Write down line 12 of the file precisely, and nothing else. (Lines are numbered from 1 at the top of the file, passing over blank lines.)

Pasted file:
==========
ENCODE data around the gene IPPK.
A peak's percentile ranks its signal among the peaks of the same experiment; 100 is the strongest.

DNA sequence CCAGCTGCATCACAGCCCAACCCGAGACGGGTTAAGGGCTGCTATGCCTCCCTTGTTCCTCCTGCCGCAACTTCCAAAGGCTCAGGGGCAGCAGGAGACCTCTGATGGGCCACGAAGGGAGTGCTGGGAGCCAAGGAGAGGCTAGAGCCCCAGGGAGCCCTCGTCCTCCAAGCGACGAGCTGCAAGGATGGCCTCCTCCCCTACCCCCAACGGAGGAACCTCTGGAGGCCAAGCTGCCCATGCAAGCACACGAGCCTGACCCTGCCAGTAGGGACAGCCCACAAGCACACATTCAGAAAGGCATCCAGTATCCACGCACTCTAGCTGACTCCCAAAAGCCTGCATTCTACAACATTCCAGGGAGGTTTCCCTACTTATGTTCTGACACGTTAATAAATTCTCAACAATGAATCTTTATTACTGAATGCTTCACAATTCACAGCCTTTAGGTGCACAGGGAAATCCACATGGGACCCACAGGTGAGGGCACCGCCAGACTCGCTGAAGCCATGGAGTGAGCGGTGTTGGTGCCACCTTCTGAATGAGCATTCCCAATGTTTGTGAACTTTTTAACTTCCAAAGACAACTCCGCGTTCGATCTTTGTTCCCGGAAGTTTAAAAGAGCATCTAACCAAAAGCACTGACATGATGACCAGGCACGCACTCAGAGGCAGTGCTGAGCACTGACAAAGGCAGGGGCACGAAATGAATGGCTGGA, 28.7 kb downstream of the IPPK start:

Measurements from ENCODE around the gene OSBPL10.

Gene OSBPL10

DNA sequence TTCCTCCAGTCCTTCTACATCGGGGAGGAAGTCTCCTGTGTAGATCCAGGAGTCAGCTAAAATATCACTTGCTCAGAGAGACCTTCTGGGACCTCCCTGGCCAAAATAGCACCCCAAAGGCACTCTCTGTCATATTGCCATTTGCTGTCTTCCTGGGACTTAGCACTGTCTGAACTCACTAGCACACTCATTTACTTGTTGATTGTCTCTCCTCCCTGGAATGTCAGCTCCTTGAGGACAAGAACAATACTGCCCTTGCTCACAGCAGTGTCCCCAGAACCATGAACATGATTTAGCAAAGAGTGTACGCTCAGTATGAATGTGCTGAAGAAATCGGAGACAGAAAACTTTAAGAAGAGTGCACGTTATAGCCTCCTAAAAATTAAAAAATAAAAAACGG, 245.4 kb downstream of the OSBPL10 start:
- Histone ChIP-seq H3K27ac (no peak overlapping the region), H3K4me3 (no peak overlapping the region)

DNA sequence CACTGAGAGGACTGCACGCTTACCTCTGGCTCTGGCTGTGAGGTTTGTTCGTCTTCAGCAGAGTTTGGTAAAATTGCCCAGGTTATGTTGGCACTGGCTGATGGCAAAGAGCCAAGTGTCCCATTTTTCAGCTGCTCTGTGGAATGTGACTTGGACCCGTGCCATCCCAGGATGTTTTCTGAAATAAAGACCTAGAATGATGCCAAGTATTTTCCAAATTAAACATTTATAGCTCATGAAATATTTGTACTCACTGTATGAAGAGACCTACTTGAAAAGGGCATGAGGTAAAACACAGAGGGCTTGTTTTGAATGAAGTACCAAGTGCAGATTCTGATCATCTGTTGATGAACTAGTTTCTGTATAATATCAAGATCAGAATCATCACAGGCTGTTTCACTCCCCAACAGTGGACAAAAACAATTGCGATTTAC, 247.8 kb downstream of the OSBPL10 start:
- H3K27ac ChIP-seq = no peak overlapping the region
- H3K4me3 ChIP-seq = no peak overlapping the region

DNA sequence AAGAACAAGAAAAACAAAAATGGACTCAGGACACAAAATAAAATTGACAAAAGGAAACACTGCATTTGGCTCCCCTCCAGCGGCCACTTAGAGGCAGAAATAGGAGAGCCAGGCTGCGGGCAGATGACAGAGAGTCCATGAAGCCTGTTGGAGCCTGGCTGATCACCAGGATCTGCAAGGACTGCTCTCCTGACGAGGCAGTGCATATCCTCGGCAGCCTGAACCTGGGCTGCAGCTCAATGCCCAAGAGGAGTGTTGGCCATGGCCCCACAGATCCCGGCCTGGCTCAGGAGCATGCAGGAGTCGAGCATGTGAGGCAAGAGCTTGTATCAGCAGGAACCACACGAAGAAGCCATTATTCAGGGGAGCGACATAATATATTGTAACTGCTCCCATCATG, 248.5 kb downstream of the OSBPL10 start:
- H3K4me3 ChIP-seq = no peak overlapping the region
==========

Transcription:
- H3K4me3 ChIP-seq = no peak overlapping the region